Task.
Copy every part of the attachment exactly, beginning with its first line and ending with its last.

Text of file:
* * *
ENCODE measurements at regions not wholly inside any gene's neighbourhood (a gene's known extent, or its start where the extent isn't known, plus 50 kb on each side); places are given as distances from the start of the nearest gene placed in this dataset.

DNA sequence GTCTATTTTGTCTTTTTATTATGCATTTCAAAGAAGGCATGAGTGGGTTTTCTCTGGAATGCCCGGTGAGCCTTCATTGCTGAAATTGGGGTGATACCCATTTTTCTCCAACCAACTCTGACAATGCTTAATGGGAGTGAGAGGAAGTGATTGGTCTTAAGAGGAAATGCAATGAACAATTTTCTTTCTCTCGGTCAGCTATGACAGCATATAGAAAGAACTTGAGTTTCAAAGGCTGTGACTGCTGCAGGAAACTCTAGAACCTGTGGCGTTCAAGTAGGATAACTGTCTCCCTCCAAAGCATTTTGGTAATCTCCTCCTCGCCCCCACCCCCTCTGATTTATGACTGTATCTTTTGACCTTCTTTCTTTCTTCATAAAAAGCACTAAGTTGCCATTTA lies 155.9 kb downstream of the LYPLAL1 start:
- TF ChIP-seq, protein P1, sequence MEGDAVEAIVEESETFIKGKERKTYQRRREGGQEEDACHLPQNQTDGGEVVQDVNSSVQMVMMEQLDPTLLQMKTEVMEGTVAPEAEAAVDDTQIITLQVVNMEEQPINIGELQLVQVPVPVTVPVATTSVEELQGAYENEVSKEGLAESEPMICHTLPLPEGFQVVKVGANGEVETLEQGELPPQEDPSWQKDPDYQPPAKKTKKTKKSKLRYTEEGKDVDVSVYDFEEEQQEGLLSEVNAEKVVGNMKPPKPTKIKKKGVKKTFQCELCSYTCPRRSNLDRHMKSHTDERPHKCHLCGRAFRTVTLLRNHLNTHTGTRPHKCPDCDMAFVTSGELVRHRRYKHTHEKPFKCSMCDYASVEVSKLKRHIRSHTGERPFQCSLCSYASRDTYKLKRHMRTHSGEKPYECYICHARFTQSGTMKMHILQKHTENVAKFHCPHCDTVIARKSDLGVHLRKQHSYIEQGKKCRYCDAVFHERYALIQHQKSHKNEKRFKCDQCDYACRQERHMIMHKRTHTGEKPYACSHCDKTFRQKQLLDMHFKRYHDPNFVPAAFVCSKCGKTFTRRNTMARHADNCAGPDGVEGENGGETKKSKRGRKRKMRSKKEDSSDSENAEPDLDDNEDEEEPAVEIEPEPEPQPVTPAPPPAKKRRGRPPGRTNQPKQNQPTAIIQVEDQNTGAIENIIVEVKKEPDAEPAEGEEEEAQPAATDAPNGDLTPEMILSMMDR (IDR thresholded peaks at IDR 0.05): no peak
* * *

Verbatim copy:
ENCODE measurements at regions not wholly inside any gene's neighbourhood (a gene's known extent, or its start where the extent isn't known, plus 50 kb on each side); places are given as distances from the start of the nearest gene placed in this dataset.

DNA sequence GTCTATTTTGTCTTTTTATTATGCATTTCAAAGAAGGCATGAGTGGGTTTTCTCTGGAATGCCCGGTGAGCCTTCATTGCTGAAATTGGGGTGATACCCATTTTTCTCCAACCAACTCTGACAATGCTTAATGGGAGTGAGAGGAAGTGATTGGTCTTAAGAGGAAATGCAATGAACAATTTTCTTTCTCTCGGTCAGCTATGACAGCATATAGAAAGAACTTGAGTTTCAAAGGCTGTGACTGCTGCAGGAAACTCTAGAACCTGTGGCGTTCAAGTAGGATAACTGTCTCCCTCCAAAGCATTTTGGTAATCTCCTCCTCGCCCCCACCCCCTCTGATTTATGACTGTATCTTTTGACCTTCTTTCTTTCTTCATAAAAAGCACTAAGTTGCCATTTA lies 155.9 kb downstream of the LYPLAL1 start:
- TF ChIP-seq, protein P1, sequence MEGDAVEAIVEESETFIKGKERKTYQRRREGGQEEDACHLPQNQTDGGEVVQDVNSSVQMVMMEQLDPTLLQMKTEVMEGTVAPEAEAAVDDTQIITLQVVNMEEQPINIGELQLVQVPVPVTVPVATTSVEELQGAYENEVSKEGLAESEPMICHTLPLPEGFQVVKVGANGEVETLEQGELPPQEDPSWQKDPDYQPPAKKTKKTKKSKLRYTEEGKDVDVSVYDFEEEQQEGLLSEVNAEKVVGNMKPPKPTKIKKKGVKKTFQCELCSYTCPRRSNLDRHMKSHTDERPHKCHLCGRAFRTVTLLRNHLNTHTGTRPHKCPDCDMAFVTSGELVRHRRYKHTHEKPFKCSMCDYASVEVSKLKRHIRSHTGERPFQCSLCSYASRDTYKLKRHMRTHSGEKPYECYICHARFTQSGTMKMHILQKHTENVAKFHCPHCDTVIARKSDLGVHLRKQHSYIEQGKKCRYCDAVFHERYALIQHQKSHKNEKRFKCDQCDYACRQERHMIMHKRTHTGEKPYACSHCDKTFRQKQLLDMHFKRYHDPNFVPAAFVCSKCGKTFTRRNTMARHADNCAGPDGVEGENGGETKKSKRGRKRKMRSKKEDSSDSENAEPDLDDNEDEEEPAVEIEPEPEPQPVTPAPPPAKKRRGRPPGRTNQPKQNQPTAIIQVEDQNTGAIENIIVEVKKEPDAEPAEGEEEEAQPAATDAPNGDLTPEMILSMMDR (IDR thresholded peaks at IDR 0.05): no peak